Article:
Ireland’s attitude towards its LGBT community has developed into one of the most liberal in the world since the early 1990s, following the introduction of some ground-breaking laws.
Prior to making the significant leap to another country, it’s important to do your research to establish what life will really be like when you arrive. As well as investigating blustery beaches you want to one day walk down hand in hand with your significant other, and charming Irish villages to pop on your ‘to-visit’ list, it’s important to read up on the attitudes and laws of the nation that you want to call home. Yesterday was International Day Against Homophobia, so we’re looking at the rights of, and attitudes towards, Ireland’s LGBT community.
What makes Ireland so special is the complete turnaround it has made in terms of LGBT issues over the space of just one generation.
When it comes to attitudes towards lesbian, gay, bisexual and transgender (LGBT) people, Ireland is generally one of the most liberal countries in the world. Perhaps this surprises you – as Ireland is often viewed as highly conservative.
Homosexuality was only decriminalised in Ireland in 1993, but these days the vast majority of sexual orientation-based discrimination is illegal. It is also a criminal offence to incite hatred based upon sexual orientation.
In April 2015 it became legal for same-sex couples to adopt children and step children. The following month same sex marriage was legalised – the decision was made on a national level, via popular vote – and the first marriage ceremonies of same sex couples occurred soon after. Later that year it also became legal for transgender people to self-declare their gender when updating official documents, like driving licences, passports, and for obtaining new birth certificates, and getting married.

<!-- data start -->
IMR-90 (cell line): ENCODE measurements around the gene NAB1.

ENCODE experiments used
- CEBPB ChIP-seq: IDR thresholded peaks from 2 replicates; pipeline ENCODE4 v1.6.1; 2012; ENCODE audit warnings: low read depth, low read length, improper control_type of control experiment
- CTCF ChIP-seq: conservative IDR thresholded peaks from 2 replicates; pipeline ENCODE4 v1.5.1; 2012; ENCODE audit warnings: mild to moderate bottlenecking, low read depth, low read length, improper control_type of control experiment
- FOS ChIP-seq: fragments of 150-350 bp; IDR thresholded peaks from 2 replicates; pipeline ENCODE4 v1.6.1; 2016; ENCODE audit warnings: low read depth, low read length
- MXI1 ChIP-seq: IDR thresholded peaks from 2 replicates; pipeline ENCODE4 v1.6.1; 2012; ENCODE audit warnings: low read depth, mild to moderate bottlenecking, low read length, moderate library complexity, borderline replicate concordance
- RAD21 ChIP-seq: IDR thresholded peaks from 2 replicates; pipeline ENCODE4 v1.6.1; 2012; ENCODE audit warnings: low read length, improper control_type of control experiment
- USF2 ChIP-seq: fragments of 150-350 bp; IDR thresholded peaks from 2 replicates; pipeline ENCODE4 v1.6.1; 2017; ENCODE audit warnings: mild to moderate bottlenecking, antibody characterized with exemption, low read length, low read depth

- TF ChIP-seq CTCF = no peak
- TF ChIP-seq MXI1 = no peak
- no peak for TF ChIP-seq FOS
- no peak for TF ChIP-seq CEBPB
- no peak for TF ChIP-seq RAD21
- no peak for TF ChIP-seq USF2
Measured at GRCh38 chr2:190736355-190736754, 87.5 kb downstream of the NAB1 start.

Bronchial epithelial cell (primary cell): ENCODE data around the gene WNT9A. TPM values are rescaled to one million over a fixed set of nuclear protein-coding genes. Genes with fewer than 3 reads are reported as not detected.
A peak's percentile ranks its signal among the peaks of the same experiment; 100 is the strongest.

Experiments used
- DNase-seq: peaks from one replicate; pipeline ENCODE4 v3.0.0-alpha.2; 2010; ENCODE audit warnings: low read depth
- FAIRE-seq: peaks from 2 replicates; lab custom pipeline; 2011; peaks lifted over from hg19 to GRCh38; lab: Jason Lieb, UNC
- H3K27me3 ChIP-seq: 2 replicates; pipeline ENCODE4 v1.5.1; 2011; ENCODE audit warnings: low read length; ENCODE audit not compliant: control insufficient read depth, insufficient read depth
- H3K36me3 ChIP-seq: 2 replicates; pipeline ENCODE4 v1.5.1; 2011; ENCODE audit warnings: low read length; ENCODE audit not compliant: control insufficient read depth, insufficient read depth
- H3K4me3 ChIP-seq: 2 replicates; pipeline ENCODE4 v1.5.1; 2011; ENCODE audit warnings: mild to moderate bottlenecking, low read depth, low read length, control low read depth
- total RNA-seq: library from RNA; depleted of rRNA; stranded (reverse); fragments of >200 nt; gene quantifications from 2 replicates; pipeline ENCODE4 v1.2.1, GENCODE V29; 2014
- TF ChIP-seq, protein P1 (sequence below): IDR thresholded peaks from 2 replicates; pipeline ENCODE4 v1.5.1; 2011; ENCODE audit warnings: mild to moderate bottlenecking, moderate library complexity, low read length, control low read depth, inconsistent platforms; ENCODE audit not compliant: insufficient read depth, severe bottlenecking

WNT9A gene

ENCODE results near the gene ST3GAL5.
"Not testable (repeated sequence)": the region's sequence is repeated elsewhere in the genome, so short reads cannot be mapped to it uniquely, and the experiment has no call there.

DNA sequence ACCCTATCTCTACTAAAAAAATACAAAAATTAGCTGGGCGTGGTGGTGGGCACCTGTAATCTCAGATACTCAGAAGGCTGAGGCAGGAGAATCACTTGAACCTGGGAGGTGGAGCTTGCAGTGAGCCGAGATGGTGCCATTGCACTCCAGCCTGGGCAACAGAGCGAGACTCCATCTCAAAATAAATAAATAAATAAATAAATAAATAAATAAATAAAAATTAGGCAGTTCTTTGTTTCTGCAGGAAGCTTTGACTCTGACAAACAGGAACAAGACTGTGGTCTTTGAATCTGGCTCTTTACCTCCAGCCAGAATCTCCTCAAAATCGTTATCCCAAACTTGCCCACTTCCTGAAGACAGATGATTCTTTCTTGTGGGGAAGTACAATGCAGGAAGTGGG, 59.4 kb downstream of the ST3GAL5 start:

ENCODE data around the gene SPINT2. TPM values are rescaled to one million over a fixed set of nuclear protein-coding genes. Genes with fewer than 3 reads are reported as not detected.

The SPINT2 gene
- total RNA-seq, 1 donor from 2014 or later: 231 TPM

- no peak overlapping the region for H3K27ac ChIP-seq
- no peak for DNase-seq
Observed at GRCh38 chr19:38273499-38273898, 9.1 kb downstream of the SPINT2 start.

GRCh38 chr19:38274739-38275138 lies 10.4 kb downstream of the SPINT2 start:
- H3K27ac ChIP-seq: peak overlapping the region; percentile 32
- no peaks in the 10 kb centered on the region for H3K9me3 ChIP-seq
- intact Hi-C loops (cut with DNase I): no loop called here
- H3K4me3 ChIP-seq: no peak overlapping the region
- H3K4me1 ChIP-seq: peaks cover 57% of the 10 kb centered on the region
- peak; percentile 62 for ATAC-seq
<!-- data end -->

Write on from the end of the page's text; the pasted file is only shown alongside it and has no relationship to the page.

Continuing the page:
Ireland’s LGBT scene
Up until the 1980s, there was just one gay bay in all of the Republic of Ireland – The George in Dublin. Nowadays, there is a lot more variety – clubs, bars, karaoke, bingo and cabaret acts a plenty! In Dublin, the main LGBT areas can be found around Capel Street, Parliament Street and South Great George’s Street. While the rest of Ireland, especially more rural spots, isn’t quite so used to the LGBT community, times are changing and more gay spots are popping up in Ireland’s smaller towns and cities. Galway and Waterford have numerous gay nights and gay events, as does Cork City, where you’ll find many a LGBT venue around Douglas Street and Washington Street. Cork also hosts its own Pride Parade in August, as do Galway, Kerry, Kilkenny, Limerick and Waterford.
In terms of events, Dublin hosts the International Dublin Gay Theatre Festival in May, the LGBTQ Pride Festival in June, and the GAZE: LGBT Film Festival in August, one of the most respected events of its kind in the world.
It’s not just bars and nightclubs that cater to Ireland’s LGBT community, there are also tennis leagues, and many support networks designed to cater to specific members of the LGBT community, including Gay Doctors Ireland , and religious groups.
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